The headphones come with 2 cables (one with a single-button mic), a carry case, and a caribiner clip to carry on your belt, though the case is pretty chunky so not really that useful.

I can highly recommend these headphones, and if you're willing to spend a little more money for more features (such as folding into a smaller case, headphone chaining (it has an input/output on either side) and more refined soundspace) I would also highly recommend the M-100s.
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2 of 2 people found the following review helpful
5.0 out of 5 stars Very pleasing to the ears!, 28 Sept. 2014
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After buying these I read a few other reviews on other sites and they weren't all as positive as I expected. Most were on audiophile sites though and I suspect that the standards expected by those carrying out the test are ridiculously high!

Since receiving mine I have enjoyed numerous hours listening to very varied music and I can honestly say that I'm over the moon with them. The bass is nice and deep without distortion at volume, mids are clear and not muddied by the bass at all and the highs are crisp and clear.

I have had numerous sets of high quality headphones from the likes of Sennheiser and Pioneer and these are easily comparable. Overall a fantastic pair of good quality headphones, very comfortable and feel built to last.
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1 of 1 people found the following review helpful
5.0 out of 5 stars Live Play - for fans of live music, 1 Sept. 2014
By 
James B. Spink "Jim" (Kent, UK) - See all my reviews
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I you enjoy live gigs as much as recorded music you may find that the V-Moda Crossfade LP headphones are just right for you. The LP stands for Live Play and if you find your recorded music collection sounds a bit flat after being at a live gig then the sound balance of these headphones can help redress the balance. The LP model is far from being a neutral studio reference headphone but packs an awesome audio punch that will make you wonder why your ribcage isn't vibrating along with the bass!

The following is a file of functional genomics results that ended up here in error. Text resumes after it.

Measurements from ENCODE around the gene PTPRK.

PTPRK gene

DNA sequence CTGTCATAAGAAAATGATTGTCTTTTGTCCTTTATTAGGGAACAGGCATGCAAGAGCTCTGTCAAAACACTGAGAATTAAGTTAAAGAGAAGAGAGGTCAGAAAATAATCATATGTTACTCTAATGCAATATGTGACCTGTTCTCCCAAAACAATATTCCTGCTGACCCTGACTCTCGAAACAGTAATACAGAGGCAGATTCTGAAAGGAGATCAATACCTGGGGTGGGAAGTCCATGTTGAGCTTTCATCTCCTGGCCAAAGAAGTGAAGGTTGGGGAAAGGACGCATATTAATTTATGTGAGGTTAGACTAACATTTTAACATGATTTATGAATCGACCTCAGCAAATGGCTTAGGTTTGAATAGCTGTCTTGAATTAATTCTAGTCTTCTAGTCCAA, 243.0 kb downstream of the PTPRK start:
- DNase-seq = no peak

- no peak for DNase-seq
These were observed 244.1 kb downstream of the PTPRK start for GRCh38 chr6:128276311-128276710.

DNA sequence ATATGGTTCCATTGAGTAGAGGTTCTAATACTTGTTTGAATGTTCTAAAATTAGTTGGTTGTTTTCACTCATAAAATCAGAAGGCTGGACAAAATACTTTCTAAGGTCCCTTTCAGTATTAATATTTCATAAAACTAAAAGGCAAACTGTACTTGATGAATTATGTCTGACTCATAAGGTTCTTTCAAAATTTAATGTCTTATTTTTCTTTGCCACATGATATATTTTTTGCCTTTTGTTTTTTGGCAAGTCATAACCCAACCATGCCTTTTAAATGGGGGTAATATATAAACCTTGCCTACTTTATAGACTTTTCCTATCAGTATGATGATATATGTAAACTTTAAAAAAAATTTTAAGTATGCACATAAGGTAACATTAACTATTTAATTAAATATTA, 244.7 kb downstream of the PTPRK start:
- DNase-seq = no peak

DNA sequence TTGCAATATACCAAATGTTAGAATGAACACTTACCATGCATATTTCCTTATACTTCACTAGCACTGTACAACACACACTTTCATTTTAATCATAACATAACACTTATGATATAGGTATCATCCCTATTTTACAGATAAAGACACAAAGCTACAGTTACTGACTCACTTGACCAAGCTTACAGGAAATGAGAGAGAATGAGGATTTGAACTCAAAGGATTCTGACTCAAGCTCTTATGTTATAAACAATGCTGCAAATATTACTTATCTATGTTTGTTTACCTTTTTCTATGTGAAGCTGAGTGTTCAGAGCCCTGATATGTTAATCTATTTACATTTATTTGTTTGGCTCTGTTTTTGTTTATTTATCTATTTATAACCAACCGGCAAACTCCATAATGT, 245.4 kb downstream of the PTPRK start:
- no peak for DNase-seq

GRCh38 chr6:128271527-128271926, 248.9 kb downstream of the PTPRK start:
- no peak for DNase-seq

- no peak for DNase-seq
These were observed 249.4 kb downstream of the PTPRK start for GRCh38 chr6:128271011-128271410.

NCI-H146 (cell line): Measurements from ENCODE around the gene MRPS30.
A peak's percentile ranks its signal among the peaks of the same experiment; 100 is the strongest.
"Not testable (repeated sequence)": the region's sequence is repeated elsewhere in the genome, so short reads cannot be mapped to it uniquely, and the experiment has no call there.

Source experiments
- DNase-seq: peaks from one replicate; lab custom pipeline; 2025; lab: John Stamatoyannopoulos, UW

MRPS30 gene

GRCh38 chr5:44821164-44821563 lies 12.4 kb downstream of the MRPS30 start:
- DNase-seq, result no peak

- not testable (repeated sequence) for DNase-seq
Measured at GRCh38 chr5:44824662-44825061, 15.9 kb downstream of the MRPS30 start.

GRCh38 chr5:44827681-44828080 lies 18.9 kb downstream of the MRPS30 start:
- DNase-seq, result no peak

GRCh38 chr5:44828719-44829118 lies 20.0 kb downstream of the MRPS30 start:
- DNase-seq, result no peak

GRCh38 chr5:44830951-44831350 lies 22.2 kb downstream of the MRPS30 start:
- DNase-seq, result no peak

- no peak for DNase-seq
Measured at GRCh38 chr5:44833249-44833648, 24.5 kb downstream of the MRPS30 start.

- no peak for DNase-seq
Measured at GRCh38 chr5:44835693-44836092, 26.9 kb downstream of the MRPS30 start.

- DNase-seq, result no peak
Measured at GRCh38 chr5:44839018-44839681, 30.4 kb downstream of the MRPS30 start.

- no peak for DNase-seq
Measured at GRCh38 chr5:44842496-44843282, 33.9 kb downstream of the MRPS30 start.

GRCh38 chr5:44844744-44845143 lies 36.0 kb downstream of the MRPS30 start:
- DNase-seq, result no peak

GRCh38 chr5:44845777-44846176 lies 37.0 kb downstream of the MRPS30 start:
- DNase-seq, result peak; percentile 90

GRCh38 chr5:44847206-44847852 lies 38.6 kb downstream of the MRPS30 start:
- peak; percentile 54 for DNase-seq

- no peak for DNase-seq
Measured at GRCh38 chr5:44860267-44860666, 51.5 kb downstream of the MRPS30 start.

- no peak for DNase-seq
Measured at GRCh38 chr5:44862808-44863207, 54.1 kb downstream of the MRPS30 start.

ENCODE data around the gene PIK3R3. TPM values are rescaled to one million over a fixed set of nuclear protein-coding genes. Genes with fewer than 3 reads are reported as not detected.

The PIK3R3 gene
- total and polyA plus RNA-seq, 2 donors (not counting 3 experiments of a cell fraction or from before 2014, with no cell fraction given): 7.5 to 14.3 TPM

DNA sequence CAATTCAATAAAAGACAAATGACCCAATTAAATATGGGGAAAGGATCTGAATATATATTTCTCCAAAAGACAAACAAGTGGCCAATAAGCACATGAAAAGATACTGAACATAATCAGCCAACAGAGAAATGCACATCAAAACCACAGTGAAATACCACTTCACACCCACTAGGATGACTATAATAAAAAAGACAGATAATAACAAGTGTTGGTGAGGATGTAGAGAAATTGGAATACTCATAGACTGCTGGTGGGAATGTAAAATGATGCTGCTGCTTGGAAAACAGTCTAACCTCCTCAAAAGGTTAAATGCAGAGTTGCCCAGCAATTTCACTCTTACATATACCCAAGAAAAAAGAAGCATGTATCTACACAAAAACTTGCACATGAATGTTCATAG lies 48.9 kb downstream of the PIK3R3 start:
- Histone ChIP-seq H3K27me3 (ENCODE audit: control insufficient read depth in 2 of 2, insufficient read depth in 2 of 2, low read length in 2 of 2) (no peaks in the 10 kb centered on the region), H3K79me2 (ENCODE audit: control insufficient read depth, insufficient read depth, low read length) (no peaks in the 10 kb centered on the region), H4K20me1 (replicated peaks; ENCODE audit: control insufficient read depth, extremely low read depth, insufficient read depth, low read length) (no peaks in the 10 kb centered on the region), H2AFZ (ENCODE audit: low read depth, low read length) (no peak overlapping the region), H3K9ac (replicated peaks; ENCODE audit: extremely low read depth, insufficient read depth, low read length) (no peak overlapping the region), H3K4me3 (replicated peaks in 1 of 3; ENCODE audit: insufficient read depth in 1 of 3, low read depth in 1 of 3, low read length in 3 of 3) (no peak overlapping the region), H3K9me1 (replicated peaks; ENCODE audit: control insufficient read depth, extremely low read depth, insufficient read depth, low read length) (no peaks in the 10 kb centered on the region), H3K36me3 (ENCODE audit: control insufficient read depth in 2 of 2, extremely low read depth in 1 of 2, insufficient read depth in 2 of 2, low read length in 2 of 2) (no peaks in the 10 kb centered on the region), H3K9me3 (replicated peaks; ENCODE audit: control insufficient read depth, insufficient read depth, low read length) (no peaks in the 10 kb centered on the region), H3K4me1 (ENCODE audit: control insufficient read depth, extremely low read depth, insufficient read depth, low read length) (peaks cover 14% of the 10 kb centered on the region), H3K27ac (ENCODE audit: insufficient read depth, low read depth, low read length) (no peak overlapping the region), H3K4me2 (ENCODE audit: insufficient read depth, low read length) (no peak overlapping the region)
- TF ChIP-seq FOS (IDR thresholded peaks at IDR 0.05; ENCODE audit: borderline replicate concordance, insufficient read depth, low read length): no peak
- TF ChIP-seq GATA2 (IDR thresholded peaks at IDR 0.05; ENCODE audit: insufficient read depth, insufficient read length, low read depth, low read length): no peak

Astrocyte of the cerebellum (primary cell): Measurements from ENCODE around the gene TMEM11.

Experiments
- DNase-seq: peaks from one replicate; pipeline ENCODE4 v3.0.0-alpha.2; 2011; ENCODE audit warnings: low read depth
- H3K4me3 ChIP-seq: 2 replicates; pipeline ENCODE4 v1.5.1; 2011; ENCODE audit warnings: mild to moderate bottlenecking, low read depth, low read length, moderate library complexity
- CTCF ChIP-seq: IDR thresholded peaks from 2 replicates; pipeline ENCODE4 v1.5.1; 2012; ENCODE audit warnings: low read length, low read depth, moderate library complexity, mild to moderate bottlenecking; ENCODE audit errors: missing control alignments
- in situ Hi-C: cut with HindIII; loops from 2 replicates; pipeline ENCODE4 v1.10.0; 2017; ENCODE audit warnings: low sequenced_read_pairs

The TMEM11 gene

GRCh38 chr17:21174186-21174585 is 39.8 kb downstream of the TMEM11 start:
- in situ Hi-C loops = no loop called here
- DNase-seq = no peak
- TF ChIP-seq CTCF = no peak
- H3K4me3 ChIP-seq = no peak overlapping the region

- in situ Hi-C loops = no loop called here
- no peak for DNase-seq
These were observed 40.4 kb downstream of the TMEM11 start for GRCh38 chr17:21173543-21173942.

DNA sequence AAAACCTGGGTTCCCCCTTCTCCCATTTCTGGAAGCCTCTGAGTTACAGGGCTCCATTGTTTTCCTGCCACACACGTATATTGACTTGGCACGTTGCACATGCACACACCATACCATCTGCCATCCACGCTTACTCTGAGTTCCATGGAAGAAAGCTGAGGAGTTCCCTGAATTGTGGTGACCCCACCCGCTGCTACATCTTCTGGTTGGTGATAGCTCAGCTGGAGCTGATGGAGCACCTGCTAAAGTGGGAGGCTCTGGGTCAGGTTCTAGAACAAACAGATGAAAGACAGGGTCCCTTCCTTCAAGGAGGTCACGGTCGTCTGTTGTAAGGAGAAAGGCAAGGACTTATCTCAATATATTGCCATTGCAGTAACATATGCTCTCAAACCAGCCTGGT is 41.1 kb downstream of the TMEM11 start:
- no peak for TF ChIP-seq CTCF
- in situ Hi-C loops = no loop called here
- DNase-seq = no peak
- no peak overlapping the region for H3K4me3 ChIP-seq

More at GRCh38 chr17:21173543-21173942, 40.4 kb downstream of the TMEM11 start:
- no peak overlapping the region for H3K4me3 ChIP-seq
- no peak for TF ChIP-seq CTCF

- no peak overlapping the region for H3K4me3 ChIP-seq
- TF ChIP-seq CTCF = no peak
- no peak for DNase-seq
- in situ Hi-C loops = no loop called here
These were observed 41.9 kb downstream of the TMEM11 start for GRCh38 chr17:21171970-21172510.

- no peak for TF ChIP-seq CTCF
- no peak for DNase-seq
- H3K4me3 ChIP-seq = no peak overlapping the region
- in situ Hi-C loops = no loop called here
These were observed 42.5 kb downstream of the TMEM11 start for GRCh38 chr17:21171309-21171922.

Now, although I'm not a huge fan of the bass you can get from some celebrity-endorsed headphones I find the bass from the V-Moda LP is extended rather than boomy and can hit low frequencies that other headphones struggle with. The whole balance of the sound is like being next to the PA stack when your favourite band is playing live. I listen via headphones quite a lot and although I wouldn't use the V-Moda LP all the time, when I'm in the mood for a bit of extra excitement in my listening they are my first choice.

As well as their distinctive sound they are as tough a set of headphones as you are likely to encounter. They come with a solid protective case, two connecting cables - Apple and others - a 1/4" jack adapter and even a cleaning cloth! Tough, very stylish and with a unique sound signature I would recommend the V-Moda very highly to fans of live music - I love them!
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2 of 2 people found the following review helpful
3.0 out of 5 stars Great, but just not for me., 12 Dec. 2014
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Great sound from these headphones, cannot fault their performance. I just could not say they were comfortable to wear, after twenty minutes I wanted to take them off. Even though they claim to be over ear I could not fit them over my ears which mean the cups rested across the bottom of my ears causing pins and needles in my ear lobes after ten minutes.